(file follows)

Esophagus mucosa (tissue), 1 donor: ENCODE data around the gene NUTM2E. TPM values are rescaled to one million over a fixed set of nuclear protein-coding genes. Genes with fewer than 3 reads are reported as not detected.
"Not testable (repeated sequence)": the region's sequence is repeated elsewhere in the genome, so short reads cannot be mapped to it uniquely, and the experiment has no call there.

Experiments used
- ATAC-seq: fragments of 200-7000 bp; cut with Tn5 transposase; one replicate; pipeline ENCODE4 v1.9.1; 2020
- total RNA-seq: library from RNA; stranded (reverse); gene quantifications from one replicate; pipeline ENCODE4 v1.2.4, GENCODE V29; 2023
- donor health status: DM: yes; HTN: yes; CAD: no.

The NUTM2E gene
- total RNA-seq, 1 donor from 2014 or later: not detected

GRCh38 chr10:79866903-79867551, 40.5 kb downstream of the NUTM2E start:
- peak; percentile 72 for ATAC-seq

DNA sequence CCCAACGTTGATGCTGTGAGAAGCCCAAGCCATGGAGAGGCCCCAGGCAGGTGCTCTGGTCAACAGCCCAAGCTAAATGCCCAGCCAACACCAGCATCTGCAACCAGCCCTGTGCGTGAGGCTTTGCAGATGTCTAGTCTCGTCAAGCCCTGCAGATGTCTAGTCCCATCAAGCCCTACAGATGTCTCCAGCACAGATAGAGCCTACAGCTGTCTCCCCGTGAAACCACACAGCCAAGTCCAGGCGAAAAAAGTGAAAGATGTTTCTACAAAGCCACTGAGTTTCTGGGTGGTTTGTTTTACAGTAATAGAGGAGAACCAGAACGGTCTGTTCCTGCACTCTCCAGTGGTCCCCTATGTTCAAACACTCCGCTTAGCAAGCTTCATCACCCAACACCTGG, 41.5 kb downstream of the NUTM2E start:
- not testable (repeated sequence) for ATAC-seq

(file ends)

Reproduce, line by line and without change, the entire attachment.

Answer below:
Esophagus mucosa (tissue), 1 donor: ENCODE data around the gene NUTM2E. TPM values are rescaled to one million over a fixed set of nuclear protein-coding genes. Genes with fewer than 3 reads are reported as not detected.
"Not testable (repeated sequence)": the region's sequence is repeated elsewhere in the genome, so short reads cannot be mapped to it uniquely, and the experiment has no call there.

Experiments used
- ATAC-seq: fragments of 200-7000 bp; cut with Tn5 transposase; one replicate; pipeline ENCODE4 v1.9.1; 2020
- total RNA-seq: library from RNA; stranded (reverse); gene quantifications from one replicate; pipeline ENCODE4 v1.2.4, GENCODE V29; 2023
- donor health status: DM: yes; HTN: yes; CAD: no.

The NUTM2E gene
- total RNA-seq, 1 donor from 2014 or later: not detected

GRCh38 chr10:79866903-79867551, 40.5 kb downstream of the NUTM2E start:
- peak; percentile 72 for ATAC-seq

DNA sequence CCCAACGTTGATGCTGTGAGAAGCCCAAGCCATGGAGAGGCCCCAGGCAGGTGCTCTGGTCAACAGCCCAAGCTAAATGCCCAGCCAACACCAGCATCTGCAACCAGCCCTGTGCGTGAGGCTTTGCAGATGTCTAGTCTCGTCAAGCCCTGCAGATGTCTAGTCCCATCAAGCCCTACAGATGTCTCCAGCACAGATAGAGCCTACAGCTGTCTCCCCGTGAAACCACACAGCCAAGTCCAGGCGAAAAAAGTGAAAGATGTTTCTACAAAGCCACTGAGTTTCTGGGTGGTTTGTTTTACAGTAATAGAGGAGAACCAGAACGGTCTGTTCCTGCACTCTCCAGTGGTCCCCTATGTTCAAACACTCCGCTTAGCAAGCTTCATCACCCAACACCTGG, 41.5 kb downstream of the NUTM2E start:
- not testable (repeated sequence) for ATAC-seq